Here are a few more of our favorite entries

From left to right: @mandyred, @kellydull, @kellydull,@wee_eats, @_thuhang, @_thuthang, @ulmavi, @parangole, @hoopyruby

From left to right: @karenlouisemathis, @kuanamsaeng, @iloveyoubooo, @ulmavi, @wee_eats, @pinkrapture, @ulmavi, @kimtagg,@lostinthekitchen

For a collection of our most delicious recipes, inspired decorating ideas and test kitchen tips, look for Cakes & Cupcakes on newsstands now and as an in-app purchase within the Martha Stewart Living iPad app.

Friday, February 22, 2013

Fuss-Free Oscar Party

The 85th annual Academy Awards are on Sunday and what better way to watch than with friends and some easy, but fancy, food and cocktails?

Here are some of our favorite finger foods, dips, and drinks straight from the Martha archives, so you can enjoy Oscar-worthy food without the black dress attire.

Drinks to toast to:

Pomegranate Honey Coolers

The Capricorn

Nibbles to bite:

Stuffed Piquillo Peppers with Goat Cheese

Rosemary Walnuts

Mini Croque Monsieurs

Shrimp Cocktail with 3 Sauces

Desserts to end the night sweetly:

Chocolate-Caramel Cookie Bars

Easy Chocolate Truffles

Mini Cheesecakes with Apricot Jam

(photo: Martha Stewart Living; January 2010)

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What to Eat, Where to Sleep, and What to Buy in Round Top, Texas

Were not sure if everything is bigger in Texas, but Living crafts editor and product designer Hannah Milman can certainly vouch for the antiques fairs. In our March issue, Hannah takes us on a tour through the magic and mayhem that is Round Top, Texas the site of a massive series of antiques fairs spread out over two weeks and 15 miles. Its easy to get overwhelmed, so read on to discover Hannahs insider tips on what not to miss at Round Top. (The spring shows start soon, so begin planning now!)

Where to Feast: Royers Round Top Cafe

Make reservations well in advance (Royers starts taking reservations for the spring antique show on March 14), and eat light for a few days before your visit to prepare for what Hannah calls some of the best food Ive had in my life. She recommends the Grilled Shrimp BLT (1/4 pound of grilled shrimp with bacon, lettuce & tomato served with a smoky mesquite mustard on a jalapeno sourdough bun) and a slice of Pecan Pie topped with a giant scoop of vanilla ice cream. As much as she loves the food, Hannah says she adores the hospitality at the family-run restaurant, which is led by Bud Sr. and his wife Karen and includes their daughter Tara, the Pie Queen who runs Royers Pie Haven, plus sons JB and Todd, and Taras husband Rick Steele. After Hurricane Sandy, Bud Sr. and a friend drove to New York and New Jersey to deliver 650 pies to storm victims for Thanksgiving. Craving Royers now? Pick up the Royers Recipe Card Box, which includes all the caf and pie recipes.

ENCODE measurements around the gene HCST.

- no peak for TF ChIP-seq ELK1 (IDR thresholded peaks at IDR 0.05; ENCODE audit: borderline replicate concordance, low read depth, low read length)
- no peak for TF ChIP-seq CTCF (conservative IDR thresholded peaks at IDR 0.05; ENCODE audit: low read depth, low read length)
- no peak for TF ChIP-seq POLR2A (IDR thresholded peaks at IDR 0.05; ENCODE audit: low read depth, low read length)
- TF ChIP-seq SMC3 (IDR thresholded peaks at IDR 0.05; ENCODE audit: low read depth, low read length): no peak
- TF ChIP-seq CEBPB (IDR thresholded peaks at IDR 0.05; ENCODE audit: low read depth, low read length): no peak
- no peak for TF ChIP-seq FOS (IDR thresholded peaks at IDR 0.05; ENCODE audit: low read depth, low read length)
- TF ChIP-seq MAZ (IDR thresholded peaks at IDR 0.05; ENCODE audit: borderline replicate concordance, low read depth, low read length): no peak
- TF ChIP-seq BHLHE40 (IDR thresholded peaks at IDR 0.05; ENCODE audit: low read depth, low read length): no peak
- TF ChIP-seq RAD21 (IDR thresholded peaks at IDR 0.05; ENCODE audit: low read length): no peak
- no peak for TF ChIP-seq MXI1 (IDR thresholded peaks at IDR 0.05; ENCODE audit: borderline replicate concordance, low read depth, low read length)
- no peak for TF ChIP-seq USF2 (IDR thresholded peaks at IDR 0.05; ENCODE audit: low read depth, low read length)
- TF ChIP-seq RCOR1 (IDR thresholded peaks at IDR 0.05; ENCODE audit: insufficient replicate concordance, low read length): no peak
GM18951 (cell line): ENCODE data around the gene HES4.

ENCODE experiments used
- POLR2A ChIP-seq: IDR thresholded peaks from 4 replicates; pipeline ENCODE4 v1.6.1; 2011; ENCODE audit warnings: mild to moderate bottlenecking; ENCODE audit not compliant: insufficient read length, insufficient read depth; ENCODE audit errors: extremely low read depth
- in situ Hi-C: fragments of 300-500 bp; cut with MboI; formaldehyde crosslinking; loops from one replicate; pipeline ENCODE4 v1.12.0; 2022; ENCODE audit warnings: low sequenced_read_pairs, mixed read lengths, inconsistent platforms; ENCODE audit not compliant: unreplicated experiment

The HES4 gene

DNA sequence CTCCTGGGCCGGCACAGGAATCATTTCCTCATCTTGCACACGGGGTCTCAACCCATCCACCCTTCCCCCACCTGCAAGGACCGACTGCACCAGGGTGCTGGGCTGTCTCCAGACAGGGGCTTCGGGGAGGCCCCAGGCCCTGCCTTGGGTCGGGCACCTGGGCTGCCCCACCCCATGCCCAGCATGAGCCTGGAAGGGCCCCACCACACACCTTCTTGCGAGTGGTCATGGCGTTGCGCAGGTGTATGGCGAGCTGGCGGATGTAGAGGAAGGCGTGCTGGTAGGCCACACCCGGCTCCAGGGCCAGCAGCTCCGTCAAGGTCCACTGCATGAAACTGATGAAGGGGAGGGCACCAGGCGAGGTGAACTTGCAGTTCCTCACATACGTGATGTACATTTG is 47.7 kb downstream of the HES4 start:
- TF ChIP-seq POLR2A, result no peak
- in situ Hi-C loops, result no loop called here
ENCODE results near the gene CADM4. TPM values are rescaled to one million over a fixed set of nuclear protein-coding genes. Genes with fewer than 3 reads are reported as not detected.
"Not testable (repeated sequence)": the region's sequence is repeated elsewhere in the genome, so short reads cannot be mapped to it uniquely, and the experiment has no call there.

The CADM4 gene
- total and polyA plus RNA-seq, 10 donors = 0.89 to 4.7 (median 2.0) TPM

Hannah with Bud Sr. at Royers.

Royers is very much a family business, which includes (counterclockwise from left) Bud Sr. and Karens daughter Tara Royer Steele and her husband Rick Steele, and sons JB and Todd. Server Angie joined in for the photo.

This is advice were happy to take.

At Royers Pie Haven, you can indulge in both sweet and savory pies, plus breakfast fare, pastries, and smoothies.

Recreate your favorite dishes at home with the Royers Recipe Card Box.

Where to Get Your Caffeine Fix: The Coffee Bug

Dont miss Brad Frank and his retrofitted VW bug in Warrenton for what Hannah has declared among her favorite in her hunt for the best iced cappuccinos.

What to Collect: Vintage holiday decorations, jewelry, and more.

No matter what you collect, youre sure to find some new treasures at Round Top. Hannah loves the antique Christmas decorations, and she picked up a vintage ornament from Betty Bell Antiques at Big Red Barn.

Vintage ornaments from Betty Bell.

Betty Bells vintage holiday collection also includes these patriotic pins, which give a sparkly boost to the Stars and Stripes.

Great idea: Show off your collection of cups and saucers by stacking them under a bell jar.

Three generations of Round Top: Margaret Mebus (right), owner of the Marburger Farm Antique Show;Ashley Ferguson, show manager and Margarets daughter-in-law; and EllenFerguson, Ashleys daughter and Margarets granddaughter (Ellen rings the bell to officially open the show!)